VITAMIN C - THE MASTER NUTRIENT
Preface | Foreword | Introduction | Chapter 1 | Chapter 2 | Chapter 3 | Chapter 4 | Chapter 5 | Chapter 6 | Chapter 7 | Chapter 8 | Chapter 9 | Chapter 10 | Chapter 11 | Chapter 12 | Chapter 13 | Bibliography
CHAPTER 2: FOR THE CONSUMER - MYTHS AND FACTSRumours, Claims and Fantasy
Which expert can you believe, especially when they are all so sincere? How can you know which "facts" to believe, which to question and which to dismiss as errant nonsense? These are far from trivial issues, especially in a saga as complex, long-standing and contradictory as that related to Vitamin C. Although it is not uncommon to have a majority of "experts" in any given scientific field at loggerheads and in intense competition with each other, it is not an everyday occurrence that a major scientific figure of a century with two Nobel prizes has to almost single-handedly "take on" the scientific and medical establishment in order to convince them of a substance's therapeutic efficacy. That Linus Pauling has to a large degree achieved this goal, in that the medical evidence in favour of Vitamin C's health enhancing properties is now overwhelming, is a tremendous testimonial of this man's foresight, tenacity and scientific wizardry.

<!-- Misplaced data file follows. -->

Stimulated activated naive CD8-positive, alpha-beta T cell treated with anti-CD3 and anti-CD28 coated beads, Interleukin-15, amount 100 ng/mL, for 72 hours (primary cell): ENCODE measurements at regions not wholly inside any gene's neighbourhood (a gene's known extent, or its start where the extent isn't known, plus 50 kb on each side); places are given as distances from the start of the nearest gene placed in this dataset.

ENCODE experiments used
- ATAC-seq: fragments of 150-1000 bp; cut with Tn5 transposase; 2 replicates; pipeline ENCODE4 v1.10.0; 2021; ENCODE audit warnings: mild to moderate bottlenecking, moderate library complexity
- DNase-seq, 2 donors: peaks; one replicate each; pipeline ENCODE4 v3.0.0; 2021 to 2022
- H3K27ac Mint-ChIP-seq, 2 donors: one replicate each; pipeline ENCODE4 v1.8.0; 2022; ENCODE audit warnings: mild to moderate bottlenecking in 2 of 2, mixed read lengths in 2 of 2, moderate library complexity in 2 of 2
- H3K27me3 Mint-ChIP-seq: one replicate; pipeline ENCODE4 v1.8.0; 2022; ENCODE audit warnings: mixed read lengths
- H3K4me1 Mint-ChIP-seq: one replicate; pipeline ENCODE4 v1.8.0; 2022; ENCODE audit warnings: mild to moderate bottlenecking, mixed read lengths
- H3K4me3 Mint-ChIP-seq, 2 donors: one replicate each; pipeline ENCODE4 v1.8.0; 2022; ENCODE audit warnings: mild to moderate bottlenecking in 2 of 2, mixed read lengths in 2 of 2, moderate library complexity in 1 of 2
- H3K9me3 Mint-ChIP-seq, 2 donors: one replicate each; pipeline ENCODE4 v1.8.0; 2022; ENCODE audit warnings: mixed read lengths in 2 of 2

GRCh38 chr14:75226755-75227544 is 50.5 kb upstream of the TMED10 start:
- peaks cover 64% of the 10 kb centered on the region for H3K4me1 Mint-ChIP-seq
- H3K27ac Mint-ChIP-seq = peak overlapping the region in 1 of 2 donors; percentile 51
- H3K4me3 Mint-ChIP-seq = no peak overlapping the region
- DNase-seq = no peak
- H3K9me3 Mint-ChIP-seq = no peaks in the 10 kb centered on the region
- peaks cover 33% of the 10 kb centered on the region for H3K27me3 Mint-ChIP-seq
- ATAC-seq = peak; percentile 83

However, what is the public to think when prominent and respected researchers disagree and contradict each other? Who can you believe and trust? Unfortunately, you have no choice but to exercise some human qualities like skepticism, discrimination and good old-fashioned common sense. This is actually what scientists are taught during their career - to always be critical, to always keep an open mind and to never get attached to the absolute truth of any theory. A safe bet is to regard the "truth" as the "best working hypothesis" of the day.